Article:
Greenberg might have included Loy in his list of poets, as poems like “Brancusi’s Golden Bird” and “Joyce’s Ulysses” explicitly focus on acts of artistic and literary creation, and nearly all her writing in some way turns attention to the structures of language itself. But for Loy, language is not a pure, abstract medium; it is deeply embedded in social and sexual conventions. Her poem “The Effectual Marriage of Gina and Miovanni,” a satire of a conventional marriage, is the antithesis of “reduction, abstraction, and purification of form.” Long, sprawling, and unstable, the poem is unable or unwilling to detach itself from its social context, as its concluding note attests: “(This narrative halted when I discovered that the house which inspired it was the home of a madwoman. —Forte dei Marmi).”
Poggioli’s Psychological Approach
Renato Poggioli’s Theory of the Avant-Garde (1968)—the first book-length study of the subject—takes a psycho-social approach that is better able to accommodate Loy’s complex psycho-social investigations. Whereas Greenberg defines the avant-garde as a structural position in which the artist distances himself from mass culture, Poggioli views it as a psychological condition—a social mentality characterized by alienation and opposition to mass culture.
Poggioli offers a taxonomy of avant-garde “moments” that are really closer to psychological dispositions:
- activistic: “the sheer joy of dynamism”
- antagonistic: “spirit of hostility and opposition”
- nihilistic: pleasure in destruction
- agonistic: welcoming self-destruction as a sacrifice to future generations
This range of dispositions can better account for the various attitudes and postures Loy assumed in her varied career, but the detachment and alienation from mass culture both Greenberg and Poggioli see at the heart of avant-garde practice does not hold true for Loy. She went to New York seeking an audience for her work, her Dada experiments court the public, and her entrepreneurial efforts reflect an ambition to succeed in the mass cultural marketplace.
Burger’s Sociopolitical Approach
In reorienting the avant-garde toward mass culture, Peter Burger’s influential Theory of the Avant-Garde (1974, 1980, trans.1984) seems to align better with these aspects of Loy’s avant-garde practice. Burger takes a sociopolitical approach, arguing that the avant-garde was not opposed to mass culture. Instead, the avant-garde rejects the bourgeois institution of art and its idealization of artistic autonomy because they effect a separation between art and everyday life. For Burger, the avant-garde attacks bourgeois institutions and values in an effort to reconnect art with everyday life and make it available and accessible to the masses. Marcel Duchamp exemplifies this stance. His “ready-mades” insert quotidian objects (a overturned urinal, a shovel, a bicycle wheel) into the hallowed realm of art, thereby subverting its institutional pretensions to grandeur.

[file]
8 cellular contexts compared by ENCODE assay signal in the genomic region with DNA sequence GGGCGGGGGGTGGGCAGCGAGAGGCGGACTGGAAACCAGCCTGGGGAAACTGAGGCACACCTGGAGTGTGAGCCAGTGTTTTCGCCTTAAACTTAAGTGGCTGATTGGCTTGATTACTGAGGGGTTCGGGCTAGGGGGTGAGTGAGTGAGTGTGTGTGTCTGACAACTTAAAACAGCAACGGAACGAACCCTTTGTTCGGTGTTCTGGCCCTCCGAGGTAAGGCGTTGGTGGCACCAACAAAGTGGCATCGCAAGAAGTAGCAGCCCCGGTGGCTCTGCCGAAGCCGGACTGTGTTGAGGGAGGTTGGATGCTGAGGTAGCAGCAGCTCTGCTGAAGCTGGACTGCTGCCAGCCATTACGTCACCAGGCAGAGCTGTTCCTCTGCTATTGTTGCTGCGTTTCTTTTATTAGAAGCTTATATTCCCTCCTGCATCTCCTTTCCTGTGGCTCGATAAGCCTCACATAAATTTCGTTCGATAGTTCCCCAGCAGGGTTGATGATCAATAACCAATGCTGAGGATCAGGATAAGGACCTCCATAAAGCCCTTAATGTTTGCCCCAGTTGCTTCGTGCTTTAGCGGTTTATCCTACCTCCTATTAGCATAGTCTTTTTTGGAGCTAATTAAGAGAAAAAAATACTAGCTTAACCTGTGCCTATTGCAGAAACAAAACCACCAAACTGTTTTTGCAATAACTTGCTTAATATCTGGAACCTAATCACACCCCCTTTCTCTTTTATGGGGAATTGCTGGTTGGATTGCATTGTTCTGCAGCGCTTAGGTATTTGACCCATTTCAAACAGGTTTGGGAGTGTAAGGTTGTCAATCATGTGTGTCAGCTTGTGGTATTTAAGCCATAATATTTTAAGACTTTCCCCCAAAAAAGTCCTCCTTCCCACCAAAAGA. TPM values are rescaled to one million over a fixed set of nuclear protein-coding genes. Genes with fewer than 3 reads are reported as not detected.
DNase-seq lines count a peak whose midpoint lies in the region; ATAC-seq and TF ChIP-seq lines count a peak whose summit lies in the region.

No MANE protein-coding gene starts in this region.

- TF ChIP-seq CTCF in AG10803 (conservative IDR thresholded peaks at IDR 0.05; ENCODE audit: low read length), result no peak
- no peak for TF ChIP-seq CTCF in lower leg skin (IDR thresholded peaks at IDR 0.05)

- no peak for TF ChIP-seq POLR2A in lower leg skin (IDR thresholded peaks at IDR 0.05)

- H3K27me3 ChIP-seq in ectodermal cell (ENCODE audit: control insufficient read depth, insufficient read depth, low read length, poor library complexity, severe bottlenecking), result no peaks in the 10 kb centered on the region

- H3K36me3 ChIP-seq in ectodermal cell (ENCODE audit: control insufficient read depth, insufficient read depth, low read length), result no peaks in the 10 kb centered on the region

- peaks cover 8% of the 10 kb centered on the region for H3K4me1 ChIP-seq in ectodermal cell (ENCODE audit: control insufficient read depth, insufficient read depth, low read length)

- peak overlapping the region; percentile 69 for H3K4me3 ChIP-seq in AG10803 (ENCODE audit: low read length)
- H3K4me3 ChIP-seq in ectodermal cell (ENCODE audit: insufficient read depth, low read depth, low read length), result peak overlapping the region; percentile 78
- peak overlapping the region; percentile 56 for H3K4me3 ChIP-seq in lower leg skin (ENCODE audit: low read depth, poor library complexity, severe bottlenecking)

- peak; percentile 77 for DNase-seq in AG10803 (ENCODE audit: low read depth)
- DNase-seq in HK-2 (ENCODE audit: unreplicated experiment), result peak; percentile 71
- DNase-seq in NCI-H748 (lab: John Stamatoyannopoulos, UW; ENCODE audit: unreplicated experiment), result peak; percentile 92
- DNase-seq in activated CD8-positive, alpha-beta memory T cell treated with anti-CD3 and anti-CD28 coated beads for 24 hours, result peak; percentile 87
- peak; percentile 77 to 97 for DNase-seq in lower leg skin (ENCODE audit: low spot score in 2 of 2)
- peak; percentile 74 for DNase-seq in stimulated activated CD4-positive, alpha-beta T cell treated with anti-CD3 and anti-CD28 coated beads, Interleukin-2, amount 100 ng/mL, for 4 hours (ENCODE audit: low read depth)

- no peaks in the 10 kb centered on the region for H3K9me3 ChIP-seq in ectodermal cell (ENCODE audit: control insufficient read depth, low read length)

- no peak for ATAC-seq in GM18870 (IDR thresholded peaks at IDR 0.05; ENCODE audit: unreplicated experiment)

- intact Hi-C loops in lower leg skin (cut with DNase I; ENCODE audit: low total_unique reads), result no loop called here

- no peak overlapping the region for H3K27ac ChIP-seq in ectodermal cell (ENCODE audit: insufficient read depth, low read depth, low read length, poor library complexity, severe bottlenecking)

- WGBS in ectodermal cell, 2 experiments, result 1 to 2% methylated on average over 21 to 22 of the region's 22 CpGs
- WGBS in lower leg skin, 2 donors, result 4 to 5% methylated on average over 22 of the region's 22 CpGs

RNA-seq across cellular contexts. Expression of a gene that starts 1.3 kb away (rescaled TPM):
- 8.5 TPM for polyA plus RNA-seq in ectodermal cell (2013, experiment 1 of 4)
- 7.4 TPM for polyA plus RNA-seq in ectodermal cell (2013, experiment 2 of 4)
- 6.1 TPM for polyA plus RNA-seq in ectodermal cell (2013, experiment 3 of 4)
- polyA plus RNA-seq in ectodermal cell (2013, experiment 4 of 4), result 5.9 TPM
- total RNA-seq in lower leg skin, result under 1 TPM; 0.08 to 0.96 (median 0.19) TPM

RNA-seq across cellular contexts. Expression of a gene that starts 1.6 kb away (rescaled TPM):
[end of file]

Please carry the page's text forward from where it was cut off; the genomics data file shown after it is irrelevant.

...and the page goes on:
Some of Loy’s work resembles Duchamp’s, especially her 1917 contributions to the Dada little magazine The Blindmanand the constructions made from cast-off objects she collected while living in the Bowery in the 1940s. But other work, such as her celebrated 1923 poem “Apology of Genius,” revile the uncomprehending masses and elevate the artistic genius to a position of isolation and alienation. Loy’s stance toward mass culture is thus inconsistent, changing throughout her career.
As we argue above, the seminal histories and theories of the avant-garde have tended to focus on male-dominated movements, erasing or marginalizing contributions of women and people of color. In recent years, scholars have sought to clarify women’s contributions, while articulating the importance of gender, sexuality, and race to the avant-garde, in studies such as: Futurist Women: Florence, Feminism, and the New Sciences (Paola Sica, 2016), The Women Artists of Italian Futurism: Almost Lost to History (Mirella Bentivoglio and Franca Zoccoli, 1998), Mamas of Dada: Women of the European Avant-Garde (Paula Kamenish, 2016), Women in Dada: Essays on Sex, Gender, and Identity (Naomi Sawelson-Gorse, 1998), Surrealist Women: An International Anthology (Penelope Rosemont, 1998), Surrealism and Women (Mary Ann Caws, Rudolf E. Kuenzli, and Gwen Raaberg, 1991) and Women Artists and the Surrealist Movement (Whitney Chadwick, 1991).
While these studies have transformed our understanding of the avant-garde, scholars have yet to offer a comprehensive theory of the avant-garde that accounts for the distinct experiences of women and people of color, who were often ambivalent about claiming affiliation with white, male-dominated movements. Griselda Pollack and Cythia Park Hong do, however, lay the foundations for revisionary feminist theorizing.